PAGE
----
The theory presented on this blog has energy as size at the subatomic. Specifically, it…

# Modified Newtonian Dynamics

Modified Newtonian dynamics is a theory that seeks to explain why galaxies rotate the way they do without conjuring up any need for dark matter.

## Observations vs predictions

Based solely on observable matter, galaxies don’t rotate in accordance with Newton’s universal law of gravity. Stars rotate quicker at the peripheral than Newton’s formula predicts, which indicate that gravity is acting with stronger force than predicted, especially at distances far from the center of galaxies.

This has led most astronomers to conclude that galaxies must be full of dark matter that has thus far escaped detection, because this would provide extra gravitational pull.

However, some have suggested that Newton might have missed a factor in his equation. Maybe the force of gravity doesn’t taper off quite as quickly with distance as Newton suggested, because that too would explain why peripheral stars move as fast as they do.

## Other proposed solution

Donald Scott, a member of the electric universe community, has suggested that galaxies aren’t in fact governed primarily by gravity. Rather, they show more similarities with storm systems on Earth than solar systems. Some galaxies even have observable counter-rotation at their fringes, similar to those observed for storms.

This has led Donald Scott to conclude that galaxies are primarily driven by Birkeland currents and that gravity only plays a secondary role in their behavior.

However, this doesn’t mean that there’s no invisible matter. Nor does it mean that Newton’s formula is safe from scrutiny.

## Galaxies are complex structures

Galaxies are so large and complex that it would be strange if they can be explained entirely in electrical terms, with no regard to gravity. There’s almost certainly a lot of invisible matter mixed up in galaxies, and some of Newton’s assumptions are due for a rethink.

Gravity anomalies, Earth’s increased gravity over time, and the fact that asteroids have weaker gravity than expected, can all be explained if we allow charge and capacitance to be part of the equation for gravity.

There’s no lack of evidence suggesting that gravity isn’t in fact a universal constant.

## Gravity seems to grow stronger over time

Halton Arp noted in his work on galaxies that they seem to grow larger and more gravitationally strong over time. They start out with a relatively small number of stars that drift outwards from the center where new stars are continuously being created. Hence, the oldest stars and planets are found out towards the periphery with the younger ones closer to the center. If gravity is something that grows stronger over time, it follows that the stars at the perimeter are more gravitationally strong than the ones closer to the center, and that there’s a need to incorporate this into our thinking.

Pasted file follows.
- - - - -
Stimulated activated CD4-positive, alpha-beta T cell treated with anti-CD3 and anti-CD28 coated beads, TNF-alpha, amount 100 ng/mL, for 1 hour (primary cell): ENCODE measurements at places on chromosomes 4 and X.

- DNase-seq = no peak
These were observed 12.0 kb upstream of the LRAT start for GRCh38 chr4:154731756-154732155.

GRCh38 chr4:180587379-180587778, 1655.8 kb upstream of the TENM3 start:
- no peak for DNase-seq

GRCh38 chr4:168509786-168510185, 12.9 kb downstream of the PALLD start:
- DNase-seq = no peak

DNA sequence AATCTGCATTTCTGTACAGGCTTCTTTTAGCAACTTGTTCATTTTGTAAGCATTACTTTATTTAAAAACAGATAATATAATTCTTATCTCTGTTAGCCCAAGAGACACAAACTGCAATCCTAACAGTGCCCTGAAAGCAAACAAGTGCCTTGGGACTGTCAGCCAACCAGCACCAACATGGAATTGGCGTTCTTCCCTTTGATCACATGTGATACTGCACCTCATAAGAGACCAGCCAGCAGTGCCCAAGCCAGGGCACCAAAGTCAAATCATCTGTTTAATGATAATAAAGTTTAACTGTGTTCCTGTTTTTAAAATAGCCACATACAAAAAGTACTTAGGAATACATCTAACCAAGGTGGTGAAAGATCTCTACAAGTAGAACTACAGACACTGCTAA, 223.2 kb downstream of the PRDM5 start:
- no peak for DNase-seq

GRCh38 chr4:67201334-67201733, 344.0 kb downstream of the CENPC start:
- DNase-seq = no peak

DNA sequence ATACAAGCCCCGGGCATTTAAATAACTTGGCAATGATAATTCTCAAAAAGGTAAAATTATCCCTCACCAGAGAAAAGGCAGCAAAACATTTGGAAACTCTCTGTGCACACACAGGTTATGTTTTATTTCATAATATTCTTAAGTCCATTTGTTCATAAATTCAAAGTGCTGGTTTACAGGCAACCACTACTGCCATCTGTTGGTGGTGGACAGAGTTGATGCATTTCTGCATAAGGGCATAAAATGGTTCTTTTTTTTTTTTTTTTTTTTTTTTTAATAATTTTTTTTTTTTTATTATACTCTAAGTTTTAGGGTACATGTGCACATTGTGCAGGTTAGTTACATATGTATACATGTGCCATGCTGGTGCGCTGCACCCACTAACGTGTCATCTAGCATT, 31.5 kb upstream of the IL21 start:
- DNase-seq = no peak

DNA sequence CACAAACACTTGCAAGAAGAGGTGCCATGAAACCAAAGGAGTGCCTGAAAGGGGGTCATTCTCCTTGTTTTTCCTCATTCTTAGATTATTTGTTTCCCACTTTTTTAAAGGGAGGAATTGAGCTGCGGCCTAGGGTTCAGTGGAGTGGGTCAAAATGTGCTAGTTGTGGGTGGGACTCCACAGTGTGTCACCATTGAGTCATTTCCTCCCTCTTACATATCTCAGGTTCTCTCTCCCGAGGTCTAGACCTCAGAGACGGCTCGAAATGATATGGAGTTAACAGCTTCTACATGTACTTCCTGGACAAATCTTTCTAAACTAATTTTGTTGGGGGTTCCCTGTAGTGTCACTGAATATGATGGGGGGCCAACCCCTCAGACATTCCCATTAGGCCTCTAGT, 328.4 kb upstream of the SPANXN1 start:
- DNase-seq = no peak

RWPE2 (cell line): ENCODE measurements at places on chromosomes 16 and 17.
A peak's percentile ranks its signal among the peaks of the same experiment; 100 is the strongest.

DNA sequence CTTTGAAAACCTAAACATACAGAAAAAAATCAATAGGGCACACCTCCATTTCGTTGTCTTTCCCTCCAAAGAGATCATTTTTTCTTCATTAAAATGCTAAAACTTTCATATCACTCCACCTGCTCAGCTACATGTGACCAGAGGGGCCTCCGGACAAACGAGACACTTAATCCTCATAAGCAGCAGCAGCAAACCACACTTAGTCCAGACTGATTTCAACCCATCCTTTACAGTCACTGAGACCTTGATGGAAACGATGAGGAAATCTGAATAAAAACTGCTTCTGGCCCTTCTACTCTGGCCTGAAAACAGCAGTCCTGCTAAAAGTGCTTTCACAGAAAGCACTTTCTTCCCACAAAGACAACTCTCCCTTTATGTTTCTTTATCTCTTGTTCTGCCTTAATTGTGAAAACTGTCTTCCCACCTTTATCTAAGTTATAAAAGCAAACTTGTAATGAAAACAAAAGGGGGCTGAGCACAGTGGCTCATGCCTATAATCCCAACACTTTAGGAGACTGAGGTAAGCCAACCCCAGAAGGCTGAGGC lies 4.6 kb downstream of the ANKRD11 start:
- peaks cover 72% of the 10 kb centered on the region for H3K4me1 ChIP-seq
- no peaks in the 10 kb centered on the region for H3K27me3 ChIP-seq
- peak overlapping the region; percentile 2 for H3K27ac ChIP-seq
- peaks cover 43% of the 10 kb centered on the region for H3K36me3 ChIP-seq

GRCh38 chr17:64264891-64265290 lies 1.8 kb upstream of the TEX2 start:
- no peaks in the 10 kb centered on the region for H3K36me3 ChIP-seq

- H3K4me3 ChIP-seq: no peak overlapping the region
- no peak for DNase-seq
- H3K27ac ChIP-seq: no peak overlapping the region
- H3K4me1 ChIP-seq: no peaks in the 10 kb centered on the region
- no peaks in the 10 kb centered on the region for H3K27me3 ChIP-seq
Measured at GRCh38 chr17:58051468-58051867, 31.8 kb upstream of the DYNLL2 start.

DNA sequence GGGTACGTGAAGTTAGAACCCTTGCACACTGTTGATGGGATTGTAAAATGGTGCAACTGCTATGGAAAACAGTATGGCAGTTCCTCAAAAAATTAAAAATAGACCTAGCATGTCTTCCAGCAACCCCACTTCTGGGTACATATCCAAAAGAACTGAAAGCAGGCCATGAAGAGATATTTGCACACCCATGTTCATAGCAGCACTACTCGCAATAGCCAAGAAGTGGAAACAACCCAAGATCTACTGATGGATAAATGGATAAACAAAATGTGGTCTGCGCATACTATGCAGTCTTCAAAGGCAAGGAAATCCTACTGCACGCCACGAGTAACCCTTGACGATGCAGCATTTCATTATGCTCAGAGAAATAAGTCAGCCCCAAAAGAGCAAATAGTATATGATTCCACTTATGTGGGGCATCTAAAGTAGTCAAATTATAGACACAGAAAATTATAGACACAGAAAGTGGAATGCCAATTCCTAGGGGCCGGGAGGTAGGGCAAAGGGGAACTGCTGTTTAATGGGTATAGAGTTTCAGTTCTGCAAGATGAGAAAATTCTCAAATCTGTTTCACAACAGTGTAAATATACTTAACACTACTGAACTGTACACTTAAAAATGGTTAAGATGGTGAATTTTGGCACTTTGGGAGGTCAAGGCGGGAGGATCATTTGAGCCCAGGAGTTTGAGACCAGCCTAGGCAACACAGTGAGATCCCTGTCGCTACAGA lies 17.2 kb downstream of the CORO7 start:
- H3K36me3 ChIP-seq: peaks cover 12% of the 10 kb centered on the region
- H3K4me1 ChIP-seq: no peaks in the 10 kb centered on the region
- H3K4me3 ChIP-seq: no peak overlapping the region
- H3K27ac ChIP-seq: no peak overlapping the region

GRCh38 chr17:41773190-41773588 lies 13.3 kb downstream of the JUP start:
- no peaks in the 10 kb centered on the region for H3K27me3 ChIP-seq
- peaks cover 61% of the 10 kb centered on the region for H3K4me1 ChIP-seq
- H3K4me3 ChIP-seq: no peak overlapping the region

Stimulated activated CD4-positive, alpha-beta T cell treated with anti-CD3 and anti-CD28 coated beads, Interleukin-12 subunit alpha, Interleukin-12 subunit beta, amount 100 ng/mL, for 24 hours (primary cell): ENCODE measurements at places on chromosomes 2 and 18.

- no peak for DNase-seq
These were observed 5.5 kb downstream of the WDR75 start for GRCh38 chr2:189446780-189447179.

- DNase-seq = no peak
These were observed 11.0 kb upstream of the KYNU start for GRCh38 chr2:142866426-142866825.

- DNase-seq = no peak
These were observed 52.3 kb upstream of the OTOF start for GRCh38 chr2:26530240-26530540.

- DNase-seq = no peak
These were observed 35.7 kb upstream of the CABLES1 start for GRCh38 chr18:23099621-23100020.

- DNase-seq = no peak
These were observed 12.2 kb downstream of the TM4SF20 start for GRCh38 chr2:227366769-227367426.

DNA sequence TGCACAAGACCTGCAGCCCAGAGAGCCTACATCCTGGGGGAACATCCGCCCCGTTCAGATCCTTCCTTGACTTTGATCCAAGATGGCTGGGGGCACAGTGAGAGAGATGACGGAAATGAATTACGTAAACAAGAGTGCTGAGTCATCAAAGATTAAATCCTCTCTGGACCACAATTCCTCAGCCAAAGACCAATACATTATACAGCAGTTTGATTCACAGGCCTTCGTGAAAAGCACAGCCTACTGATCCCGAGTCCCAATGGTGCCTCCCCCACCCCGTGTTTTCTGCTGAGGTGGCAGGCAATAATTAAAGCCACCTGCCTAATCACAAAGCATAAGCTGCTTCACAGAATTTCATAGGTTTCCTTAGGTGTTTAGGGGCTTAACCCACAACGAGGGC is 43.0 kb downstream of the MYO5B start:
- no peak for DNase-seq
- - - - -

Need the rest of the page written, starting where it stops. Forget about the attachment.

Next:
The idea that gravity grows stronger over time is so controversial that it’s never mentioned as a possibility by mainstream physicists. Modified Newtonian dynamics has therefore been developed without any mention of Halton Arp and his thoughts on the matter. A new variable has been introduced into Newton’s formula without any further explanation than that it’s required in order to make observations fit the theory.

Instead of a reference to Halton Arp’s ideas, we’re left with a fudge factor with no further explanation.

## Successful predictions

The modified Newtonian dynamics formula works well enough to explain the rotational speed of a large number of galaxies without the need to introduce other factors.

As an example of this, consider the measured velocities of the following spiral galaxy:

The measured speeds relative to distance from the center make a smooth upwards curve.

This is contrary to the predictions made by Newton’s classic formula, which has speeds taper off at greater distances.

But once we add the fudge factor used in modified Newtonian dynamics, observations are once again in line with observations.

The only problem with this is that we aren’t given any explanation for the fudge factor.

However, an electric interpretation of gravity will not only introduce required fudge factors. It will also explain what these factors are.

## Solving the puzzle

If gravity is due to an imbalance in the electric force, where electric attraction is a tiny bit stronger than electric repulsion, we end up with Newton’s law as a mere variant of Coulomb’s law:

The variables p_{1} and p_{2} convert the masses M_{1} and M_{2} respectively into charge imbalances, expressed in Coulomb.

From this, we get that p_{1}M_{1} and p_{2}M_{2} correspond to the point charges q_{1} and q_{2} in Coulomb’s law. We can therefore use Coulomb’s law to calculate the force of gravity due to p_{1}M_{1} and p_{2}M_{2}.

The variables p_{1} and p_{2} are sensitive to capacitance and charge, which typically increase due to expansion and other changes that happen to stars and planets over time.

If mass also increases over time, as suggested by Halton Arp, we get that M_{1} and M_{2} are variables as well. This gives us four variables that all increase over time, exactly as required.

We have thus arrived at an explanation for the fudge factor, with every variable explained and accounted for.

## Conclusion

We’ve found a way to incorporate modified Newtonian dynamics into our electric model of gravity. However, that doesn’t mean that there’s no invisible matter, or that Donald Scott was wrong. Rather, it means that we have a mechanism that works well in combination with the two other proposed solutions to the observed anomalies.

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